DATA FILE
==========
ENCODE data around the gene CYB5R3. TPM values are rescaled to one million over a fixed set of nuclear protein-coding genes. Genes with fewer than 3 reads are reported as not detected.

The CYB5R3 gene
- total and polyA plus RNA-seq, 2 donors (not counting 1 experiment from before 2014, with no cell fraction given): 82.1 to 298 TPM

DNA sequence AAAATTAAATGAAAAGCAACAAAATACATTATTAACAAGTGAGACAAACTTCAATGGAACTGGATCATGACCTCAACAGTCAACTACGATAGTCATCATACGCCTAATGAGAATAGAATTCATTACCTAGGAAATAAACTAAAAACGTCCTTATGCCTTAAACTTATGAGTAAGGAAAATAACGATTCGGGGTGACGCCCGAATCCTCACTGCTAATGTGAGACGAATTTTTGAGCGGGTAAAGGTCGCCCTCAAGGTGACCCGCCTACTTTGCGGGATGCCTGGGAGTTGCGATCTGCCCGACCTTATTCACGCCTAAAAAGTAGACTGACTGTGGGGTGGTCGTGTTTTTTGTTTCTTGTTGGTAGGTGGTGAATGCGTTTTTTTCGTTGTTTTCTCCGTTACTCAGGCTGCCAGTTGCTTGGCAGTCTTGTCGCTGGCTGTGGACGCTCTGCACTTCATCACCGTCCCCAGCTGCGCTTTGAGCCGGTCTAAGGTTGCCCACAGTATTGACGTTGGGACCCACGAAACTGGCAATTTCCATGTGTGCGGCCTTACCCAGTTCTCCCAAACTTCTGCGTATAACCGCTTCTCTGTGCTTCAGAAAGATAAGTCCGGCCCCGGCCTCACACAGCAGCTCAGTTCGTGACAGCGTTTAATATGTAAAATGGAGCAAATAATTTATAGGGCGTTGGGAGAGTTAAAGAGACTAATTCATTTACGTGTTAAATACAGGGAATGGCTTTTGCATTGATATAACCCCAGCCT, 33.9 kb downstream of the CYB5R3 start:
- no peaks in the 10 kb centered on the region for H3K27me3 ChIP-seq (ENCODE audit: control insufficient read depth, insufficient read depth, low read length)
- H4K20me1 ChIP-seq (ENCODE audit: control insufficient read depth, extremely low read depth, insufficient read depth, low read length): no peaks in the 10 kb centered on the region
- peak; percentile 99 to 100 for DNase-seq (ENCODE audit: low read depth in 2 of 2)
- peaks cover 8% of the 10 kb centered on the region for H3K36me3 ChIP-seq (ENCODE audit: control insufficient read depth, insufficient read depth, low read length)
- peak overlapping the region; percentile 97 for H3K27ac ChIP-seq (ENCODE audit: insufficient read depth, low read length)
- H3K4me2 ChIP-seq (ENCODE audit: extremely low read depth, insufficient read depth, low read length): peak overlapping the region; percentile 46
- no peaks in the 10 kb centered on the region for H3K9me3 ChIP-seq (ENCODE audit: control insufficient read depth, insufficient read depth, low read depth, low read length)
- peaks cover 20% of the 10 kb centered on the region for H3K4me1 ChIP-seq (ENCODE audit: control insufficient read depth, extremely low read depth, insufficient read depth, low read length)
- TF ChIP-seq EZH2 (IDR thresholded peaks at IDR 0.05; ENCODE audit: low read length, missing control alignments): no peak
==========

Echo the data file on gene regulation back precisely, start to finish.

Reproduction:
ENCODE data around the gene CYB5R3. TPM values are rescaled to one million over a fixed set of nuclear protein-coding genes. Genes with fewer than 3 reads are reported as not detected.

The CYB5R3 gene
- total and polyA plus RNA-seq, 2 donors (not counting 1 experiment from before 2014, with no cell fraction given): 82.1 to 298 TPM

DNA sequence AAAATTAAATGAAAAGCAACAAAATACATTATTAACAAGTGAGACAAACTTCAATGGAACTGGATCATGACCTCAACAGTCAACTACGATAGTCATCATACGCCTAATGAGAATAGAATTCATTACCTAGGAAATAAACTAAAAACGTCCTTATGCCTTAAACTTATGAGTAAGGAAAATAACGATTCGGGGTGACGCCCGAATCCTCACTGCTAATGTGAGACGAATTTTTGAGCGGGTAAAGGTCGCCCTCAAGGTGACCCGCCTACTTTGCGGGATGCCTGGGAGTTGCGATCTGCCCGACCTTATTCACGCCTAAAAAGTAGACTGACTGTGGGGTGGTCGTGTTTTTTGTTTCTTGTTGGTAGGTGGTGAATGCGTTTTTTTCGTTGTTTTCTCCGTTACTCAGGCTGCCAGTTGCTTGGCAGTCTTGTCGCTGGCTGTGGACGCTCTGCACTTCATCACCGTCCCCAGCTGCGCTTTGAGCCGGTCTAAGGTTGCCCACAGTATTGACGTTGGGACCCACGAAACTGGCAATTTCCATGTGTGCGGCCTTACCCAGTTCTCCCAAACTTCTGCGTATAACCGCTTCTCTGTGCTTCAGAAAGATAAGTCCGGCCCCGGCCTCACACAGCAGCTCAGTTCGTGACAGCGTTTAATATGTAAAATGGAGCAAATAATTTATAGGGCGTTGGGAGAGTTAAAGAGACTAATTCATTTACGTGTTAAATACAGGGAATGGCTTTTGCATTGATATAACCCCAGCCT, 33.9 kb downstream of the CYB5R3 start:
- no peaks in the 10 kb centered on the region for H3K27me3 ChIP-seq (ENCODE audit: control insufficient read depth, insufficient read depth, low read length)
- H4K20me1 ChIP-seq (ENCODE audit: control insufficient read depth, extremely low read depth, insufficient read depth, low read length): no peaks in the 10 kb centered on the region
- peak; percentile 99 to 100 for DNase-seq (ENCODE audit: low read depth in 2 of 2)
- peaks cover 8% of the 10 kb centered on the region for H3K36me3 ChIP-seq (ENCODE audit: control insufficient read depth, insufficient read depth, low read length)
- peak overlapping the region; percentile 97 for H3K27ac ChIP-seq (ENCODE audit: insufficient read depth, low read length)
- H3K4me2 ChIP-seq (ENCODE audit: extremely low read depth, insufficient read depth, low read length): peak overlapping the region; percentile 46
- no peaks in the 10 kb centered on the region for H3K9me3 ChIP-seq (ENCODE audit: control insufficient read depth, insufficient read depth, low read depth, low read length)
- peaks cover 20% of the 10 kb centered on the region for H3K4me1 ChIP-seq (ENCODE audit: control insufficient read depth, extremely low read depth, insufficient read depth, low read length)
- TF ChIP-seq EZH2 (IDR thresholded peaks at IDR 0.05; ENCODE audit: low read length, missing control alignments): no peak